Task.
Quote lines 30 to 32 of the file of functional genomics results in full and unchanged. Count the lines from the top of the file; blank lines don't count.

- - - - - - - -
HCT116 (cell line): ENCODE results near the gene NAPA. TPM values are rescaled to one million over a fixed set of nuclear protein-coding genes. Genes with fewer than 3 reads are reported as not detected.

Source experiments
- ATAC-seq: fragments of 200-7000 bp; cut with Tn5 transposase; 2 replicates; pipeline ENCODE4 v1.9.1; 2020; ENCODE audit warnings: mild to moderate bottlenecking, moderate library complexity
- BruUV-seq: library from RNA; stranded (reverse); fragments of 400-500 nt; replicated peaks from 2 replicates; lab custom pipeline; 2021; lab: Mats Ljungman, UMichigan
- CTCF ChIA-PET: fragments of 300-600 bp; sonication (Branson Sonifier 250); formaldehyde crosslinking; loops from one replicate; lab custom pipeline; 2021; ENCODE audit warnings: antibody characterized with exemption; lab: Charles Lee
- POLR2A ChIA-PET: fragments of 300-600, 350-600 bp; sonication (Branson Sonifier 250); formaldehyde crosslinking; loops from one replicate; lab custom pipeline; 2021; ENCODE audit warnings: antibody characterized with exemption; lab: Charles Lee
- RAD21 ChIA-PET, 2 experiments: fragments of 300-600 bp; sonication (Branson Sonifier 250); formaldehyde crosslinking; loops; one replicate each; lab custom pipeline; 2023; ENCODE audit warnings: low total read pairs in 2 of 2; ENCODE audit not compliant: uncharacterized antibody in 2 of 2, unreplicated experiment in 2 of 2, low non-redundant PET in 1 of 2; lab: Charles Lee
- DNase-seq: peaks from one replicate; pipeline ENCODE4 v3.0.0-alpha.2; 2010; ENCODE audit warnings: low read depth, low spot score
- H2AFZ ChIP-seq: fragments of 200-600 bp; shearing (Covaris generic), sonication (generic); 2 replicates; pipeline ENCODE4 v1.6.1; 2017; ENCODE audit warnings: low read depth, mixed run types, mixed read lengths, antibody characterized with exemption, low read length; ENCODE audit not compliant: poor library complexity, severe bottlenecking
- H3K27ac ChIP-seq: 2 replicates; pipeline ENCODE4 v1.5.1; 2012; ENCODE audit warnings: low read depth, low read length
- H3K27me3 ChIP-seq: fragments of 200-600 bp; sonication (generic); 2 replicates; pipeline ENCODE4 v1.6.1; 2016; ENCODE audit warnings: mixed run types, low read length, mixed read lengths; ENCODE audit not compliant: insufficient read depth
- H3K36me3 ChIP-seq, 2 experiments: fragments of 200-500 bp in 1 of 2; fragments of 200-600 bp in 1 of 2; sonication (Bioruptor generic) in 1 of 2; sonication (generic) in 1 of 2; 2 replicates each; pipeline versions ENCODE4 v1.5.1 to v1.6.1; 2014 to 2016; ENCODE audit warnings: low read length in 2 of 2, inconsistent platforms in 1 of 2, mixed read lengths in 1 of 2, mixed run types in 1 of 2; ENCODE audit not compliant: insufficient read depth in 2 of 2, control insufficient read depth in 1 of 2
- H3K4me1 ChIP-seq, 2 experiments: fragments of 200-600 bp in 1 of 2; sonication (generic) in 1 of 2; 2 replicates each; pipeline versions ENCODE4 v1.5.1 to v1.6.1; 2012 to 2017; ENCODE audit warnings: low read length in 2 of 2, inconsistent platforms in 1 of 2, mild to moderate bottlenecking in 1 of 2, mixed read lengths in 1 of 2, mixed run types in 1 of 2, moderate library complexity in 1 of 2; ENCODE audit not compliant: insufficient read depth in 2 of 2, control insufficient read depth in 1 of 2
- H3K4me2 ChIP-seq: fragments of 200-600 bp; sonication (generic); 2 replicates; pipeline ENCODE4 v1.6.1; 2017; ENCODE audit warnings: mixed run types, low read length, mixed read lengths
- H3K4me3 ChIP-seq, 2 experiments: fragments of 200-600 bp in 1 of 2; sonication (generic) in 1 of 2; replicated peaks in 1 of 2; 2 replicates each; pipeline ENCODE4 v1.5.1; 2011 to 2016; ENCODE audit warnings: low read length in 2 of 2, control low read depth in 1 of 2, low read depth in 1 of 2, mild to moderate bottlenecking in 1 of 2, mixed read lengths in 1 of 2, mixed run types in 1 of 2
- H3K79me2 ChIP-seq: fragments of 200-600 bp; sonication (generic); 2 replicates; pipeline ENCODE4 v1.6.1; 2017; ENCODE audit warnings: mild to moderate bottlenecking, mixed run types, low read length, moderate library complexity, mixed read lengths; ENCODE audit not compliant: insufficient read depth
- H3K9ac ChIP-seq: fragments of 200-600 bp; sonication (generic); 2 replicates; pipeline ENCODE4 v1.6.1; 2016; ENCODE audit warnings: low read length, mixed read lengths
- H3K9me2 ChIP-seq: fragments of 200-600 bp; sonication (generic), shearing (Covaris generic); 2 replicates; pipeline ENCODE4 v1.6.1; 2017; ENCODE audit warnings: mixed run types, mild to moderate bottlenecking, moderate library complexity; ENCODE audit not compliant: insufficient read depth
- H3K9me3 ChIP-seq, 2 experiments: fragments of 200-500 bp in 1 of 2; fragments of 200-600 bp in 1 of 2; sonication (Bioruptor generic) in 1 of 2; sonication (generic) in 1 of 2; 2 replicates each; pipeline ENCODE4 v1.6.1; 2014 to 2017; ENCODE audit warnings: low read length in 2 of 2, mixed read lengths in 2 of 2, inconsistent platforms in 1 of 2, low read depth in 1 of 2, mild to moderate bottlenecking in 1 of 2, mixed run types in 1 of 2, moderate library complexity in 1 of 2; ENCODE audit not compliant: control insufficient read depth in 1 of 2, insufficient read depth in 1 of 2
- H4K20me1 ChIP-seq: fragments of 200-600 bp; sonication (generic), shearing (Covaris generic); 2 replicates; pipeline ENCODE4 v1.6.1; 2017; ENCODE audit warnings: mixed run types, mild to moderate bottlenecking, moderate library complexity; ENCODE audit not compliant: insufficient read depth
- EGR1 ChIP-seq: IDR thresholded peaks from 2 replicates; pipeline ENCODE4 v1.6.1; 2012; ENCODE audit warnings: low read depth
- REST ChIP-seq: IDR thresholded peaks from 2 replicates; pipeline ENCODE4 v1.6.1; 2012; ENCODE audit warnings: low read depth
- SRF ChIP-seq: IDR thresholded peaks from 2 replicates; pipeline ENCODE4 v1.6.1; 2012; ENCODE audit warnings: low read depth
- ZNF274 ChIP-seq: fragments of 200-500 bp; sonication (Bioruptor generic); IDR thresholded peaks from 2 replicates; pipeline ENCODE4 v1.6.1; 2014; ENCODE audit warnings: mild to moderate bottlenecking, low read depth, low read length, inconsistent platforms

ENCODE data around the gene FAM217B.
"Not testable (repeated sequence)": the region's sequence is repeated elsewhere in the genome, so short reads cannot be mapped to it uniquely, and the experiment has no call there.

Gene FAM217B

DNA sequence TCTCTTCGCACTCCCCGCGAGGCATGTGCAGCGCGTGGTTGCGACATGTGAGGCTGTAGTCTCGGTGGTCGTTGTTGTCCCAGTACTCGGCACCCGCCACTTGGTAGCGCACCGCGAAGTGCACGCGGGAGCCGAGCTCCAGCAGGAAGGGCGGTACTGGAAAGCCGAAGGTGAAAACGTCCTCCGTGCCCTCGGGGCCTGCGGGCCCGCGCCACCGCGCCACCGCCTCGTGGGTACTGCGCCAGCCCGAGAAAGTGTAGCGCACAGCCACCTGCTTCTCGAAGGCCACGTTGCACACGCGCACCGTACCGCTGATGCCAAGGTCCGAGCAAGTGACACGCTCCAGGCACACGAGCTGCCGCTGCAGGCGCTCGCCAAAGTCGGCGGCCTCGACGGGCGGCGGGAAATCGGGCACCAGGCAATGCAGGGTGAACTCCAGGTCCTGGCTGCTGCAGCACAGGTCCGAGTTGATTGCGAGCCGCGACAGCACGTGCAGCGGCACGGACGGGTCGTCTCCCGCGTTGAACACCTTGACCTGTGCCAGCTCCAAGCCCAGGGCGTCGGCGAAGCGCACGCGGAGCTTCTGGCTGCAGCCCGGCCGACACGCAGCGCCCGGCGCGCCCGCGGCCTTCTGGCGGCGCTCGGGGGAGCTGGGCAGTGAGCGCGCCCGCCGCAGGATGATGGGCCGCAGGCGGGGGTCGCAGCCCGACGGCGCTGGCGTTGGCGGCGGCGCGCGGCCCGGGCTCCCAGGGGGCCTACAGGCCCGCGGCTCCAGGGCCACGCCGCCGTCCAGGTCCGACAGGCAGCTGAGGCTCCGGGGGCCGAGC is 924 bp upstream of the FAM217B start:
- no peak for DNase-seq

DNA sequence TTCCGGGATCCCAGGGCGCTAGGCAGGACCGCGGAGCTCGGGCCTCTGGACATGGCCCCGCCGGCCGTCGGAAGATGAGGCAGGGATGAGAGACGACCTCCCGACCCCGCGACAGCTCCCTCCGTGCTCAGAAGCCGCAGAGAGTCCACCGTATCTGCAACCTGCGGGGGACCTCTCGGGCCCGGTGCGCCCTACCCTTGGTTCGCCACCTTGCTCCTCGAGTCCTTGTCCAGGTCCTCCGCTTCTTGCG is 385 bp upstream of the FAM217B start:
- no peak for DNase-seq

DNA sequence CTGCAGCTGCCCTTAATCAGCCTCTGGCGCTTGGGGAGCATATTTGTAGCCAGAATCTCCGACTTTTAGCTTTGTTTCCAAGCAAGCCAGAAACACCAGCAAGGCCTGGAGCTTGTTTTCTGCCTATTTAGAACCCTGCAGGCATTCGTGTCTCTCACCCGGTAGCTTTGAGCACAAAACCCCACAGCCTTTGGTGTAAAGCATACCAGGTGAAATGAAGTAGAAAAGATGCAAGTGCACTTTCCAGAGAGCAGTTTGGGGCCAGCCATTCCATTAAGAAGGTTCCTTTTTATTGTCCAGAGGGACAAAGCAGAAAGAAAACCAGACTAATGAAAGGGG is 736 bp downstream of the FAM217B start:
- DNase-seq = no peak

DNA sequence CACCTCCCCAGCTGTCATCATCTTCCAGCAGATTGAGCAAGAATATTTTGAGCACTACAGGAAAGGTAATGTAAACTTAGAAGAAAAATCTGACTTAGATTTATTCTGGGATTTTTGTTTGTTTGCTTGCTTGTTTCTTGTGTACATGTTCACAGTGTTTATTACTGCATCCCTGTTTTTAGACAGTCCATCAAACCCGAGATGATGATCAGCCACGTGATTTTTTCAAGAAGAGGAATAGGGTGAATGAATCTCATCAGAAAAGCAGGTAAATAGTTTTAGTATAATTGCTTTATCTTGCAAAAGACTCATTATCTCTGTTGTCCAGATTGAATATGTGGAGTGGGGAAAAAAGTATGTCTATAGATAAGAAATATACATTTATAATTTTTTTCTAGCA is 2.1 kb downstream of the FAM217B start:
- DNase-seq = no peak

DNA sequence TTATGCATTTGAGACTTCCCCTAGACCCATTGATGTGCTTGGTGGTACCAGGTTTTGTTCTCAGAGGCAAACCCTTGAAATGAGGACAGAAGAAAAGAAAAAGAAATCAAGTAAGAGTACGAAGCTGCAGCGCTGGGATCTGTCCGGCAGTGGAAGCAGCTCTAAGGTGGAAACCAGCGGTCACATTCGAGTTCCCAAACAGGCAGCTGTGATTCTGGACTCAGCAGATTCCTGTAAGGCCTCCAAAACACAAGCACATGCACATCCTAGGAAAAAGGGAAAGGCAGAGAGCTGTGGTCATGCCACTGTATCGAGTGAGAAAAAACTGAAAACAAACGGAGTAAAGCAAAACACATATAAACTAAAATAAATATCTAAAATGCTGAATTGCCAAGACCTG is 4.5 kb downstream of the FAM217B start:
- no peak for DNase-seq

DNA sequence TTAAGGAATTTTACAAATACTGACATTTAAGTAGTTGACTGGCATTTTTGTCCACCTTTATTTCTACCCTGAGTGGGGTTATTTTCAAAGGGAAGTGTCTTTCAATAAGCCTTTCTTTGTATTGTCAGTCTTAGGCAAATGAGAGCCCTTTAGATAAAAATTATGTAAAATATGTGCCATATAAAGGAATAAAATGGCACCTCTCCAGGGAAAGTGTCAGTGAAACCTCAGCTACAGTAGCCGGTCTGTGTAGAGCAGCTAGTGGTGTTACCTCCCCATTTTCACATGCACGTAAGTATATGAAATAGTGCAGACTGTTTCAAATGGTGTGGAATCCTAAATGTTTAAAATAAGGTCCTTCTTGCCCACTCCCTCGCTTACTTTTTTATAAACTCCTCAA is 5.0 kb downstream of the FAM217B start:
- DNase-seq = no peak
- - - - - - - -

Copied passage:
DNA sequence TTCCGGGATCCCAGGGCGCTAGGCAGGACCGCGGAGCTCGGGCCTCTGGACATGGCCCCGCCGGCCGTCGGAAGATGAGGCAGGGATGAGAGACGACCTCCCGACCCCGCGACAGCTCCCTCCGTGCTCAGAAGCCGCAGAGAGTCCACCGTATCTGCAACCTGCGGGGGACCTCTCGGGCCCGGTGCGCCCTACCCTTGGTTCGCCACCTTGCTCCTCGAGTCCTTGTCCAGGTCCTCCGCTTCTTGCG is 385 bp upstream of the FAM217B start:
- no peak for DNase-seq

DNA sequence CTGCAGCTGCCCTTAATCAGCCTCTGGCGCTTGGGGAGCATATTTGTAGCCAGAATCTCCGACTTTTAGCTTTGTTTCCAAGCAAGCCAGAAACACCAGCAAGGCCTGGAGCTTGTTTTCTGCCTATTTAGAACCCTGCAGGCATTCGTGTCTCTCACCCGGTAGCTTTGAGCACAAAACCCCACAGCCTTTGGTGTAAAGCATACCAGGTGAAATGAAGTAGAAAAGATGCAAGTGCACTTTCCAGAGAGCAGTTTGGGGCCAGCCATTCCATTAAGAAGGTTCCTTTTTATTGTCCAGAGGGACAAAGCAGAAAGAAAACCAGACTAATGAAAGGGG is 736 bp downstream of the FAM217B start: